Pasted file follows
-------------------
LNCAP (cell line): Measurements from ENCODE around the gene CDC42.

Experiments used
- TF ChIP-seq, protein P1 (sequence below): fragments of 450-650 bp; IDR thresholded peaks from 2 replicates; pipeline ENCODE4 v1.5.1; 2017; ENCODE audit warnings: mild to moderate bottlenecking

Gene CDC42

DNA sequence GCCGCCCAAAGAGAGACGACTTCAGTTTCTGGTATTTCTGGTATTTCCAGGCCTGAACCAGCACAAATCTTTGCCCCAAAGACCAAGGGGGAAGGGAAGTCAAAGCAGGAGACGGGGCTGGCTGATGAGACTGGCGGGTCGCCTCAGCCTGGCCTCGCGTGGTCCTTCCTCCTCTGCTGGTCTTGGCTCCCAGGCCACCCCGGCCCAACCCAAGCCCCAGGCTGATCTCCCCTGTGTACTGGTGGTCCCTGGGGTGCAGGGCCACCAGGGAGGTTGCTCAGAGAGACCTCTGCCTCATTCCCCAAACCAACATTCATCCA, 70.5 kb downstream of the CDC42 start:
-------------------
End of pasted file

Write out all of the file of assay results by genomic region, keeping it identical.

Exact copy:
LNCAP (cell line): Measurements from ENCODE around the gene CDC42.

Experiments used
- TF ChIP-seq, protein P1 (sequence below): fragments of 450-650 bp; IDR thresholded peaks from 2 replicates; pipeline ENCODE4 v1.5.1; 2017; ENCODE audit warnings: mild to moderate bottlenecking

Gene CDC42

DNA sequence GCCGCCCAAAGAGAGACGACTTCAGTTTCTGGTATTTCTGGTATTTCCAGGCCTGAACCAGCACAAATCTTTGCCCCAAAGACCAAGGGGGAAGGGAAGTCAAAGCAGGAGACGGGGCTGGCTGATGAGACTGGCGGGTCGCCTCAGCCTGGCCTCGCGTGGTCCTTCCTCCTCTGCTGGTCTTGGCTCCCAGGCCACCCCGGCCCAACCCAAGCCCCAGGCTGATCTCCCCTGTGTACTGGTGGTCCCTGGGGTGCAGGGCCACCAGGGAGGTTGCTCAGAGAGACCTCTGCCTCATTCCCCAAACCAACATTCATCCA, 70.5 kb downstream of the CDC42 start: